The current situation highlights a few changes, especially in the area of security. How will the country manage to transform this momentum into a sustainable peace that can create positive conditions for democracy and development? This is the challenge faced by the current government. We have to remember, though, that Haiti has in the past, experienced such periods of calm, but these periods were systematically succeeded by periods of violence. This brings us to wonder what the most fundamental stake in Haiti is today: peace or development? By Peace, we mean the establishment of (peace) mechanisms within the State to mitigate conflict and violence.
Peace is a major stake in Haiti because conflict and violence has been an overriding feature in Haitian history over the last few decades. For this reason, development and democracy are impossible to emerge. Pouring aid money and technical expertise the way that it has been done in the past will not be productive as we can see that it has not provided any lasting, positive impact in the development of this country over the past several decades. Haiti gives all of us a sense that history keeps repeating itself. The popular perception in Haiti is that the country is cursed for an original sin; just like Sisyphus in Greek Mythology was punished by Hades and was forced to roll a block of stone over and over again.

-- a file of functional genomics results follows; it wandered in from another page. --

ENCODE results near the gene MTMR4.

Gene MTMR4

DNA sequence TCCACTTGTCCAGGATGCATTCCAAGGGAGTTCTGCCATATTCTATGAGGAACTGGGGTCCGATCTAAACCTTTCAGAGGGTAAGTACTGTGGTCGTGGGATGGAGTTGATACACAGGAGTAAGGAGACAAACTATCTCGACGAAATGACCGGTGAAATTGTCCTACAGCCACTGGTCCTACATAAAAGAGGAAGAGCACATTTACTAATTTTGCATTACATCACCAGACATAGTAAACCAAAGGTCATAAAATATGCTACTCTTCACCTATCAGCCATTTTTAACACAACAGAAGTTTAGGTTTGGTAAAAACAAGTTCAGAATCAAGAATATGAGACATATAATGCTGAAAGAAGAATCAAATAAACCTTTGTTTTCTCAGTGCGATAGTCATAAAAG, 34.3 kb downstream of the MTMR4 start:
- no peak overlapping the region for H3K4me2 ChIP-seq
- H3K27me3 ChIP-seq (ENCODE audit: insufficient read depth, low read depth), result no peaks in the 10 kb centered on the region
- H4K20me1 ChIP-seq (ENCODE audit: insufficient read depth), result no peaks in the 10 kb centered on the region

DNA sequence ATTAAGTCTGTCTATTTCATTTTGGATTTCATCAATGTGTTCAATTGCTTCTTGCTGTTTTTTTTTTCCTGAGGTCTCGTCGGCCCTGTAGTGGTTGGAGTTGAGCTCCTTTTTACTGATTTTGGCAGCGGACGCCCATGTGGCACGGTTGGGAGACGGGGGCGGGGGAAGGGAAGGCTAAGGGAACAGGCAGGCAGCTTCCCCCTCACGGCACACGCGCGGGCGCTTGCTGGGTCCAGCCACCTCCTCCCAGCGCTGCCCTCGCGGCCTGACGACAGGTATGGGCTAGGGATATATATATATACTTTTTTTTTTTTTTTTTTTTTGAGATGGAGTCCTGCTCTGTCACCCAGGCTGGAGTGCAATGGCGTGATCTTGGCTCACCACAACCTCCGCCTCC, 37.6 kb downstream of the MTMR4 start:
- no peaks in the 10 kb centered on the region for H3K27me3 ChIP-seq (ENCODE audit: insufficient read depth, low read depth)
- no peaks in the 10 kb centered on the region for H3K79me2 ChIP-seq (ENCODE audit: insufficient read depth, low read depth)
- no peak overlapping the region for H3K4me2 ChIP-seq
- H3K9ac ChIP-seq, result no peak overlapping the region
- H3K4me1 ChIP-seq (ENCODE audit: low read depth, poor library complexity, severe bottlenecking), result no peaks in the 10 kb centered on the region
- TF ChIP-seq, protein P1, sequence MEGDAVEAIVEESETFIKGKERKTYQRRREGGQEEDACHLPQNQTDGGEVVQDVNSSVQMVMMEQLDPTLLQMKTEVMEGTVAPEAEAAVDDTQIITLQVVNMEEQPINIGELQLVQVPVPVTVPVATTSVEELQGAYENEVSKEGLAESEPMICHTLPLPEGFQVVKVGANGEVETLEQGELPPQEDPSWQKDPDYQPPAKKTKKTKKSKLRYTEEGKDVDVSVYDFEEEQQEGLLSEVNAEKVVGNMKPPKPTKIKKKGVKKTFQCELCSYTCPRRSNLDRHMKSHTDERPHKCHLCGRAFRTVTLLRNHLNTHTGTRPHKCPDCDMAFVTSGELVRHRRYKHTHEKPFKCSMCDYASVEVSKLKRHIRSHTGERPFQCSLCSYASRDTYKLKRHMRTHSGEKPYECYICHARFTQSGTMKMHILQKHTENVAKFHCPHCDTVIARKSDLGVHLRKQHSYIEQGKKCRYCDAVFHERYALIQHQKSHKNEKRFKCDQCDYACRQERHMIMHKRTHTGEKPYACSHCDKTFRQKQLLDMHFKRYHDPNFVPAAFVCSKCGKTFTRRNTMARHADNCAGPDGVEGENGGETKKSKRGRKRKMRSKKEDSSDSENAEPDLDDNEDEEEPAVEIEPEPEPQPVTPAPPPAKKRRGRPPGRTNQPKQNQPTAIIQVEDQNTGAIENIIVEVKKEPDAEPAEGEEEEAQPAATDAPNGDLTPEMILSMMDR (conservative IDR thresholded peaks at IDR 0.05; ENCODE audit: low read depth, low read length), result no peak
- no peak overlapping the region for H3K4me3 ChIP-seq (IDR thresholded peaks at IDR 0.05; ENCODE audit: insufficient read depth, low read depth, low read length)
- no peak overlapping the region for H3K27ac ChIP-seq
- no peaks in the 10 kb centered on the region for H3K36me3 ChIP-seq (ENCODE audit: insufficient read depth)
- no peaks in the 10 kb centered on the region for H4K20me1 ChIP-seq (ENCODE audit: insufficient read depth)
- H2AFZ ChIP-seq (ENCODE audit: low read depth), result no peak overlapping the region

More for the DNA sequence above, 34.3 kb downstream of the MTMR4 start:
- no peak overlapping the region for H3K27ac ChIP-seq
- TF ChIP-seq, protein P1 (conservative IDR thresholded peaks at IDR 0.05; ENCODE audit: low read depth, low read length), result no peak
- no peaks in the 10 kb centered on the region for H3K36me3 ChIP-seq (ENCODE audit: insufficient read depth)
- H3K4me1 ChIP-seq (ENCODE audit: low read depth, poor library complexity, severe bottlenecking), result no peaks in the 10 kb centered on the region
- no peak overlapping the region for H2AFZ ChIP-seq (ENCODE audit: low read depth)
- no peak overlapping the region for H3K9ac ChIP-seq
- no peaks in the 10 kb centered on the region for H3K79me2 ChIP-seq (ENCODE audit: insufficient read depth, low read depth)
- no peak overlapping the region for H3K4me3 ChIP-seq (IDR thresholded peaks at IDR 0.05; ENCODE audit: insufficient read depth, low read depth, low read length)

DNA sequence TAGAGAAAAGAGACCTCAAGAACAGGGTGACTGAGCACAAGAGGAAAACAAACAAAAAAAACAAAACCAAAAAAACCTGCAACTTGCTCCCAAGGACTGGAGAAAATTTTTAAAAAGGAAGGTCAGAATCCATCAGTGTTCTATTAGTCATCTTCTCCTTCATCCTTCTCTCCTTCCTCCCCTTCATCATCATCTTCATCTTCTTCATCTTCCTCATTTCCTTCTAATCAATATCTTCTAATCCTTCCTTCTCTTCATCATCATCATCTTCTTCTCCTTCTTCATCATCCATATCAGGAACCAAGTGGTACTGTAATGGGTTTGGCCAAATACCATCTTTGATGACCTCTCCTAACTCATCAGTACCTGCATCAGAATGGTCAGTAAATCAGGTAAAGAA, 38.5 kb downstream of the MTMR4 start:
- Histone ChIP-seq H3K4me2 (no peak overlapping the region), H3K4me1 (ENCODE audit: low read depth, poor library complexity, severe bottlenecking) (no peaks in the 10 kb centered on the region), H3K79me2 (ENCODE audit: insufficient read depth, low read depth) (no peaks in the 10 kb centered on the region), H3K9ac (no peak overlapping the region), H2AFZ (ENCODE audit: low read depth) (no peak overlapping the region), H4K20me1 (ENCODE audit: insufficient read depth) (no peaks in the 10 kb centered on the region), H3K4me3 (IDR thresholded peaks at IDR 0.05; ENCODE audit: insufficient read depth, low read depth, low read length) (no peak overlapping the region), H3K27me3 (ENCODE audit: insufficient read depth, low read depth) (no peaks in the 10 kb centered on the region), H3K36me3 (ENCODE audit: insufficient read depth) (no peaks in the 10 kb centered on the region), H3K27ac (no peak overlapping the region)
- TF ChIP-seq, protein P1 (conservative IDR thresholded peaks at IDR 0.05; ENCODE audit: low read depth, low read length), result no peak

The justice system is collapsing, but this is not a new fact. In 1995, William G. O’Neill  observed that,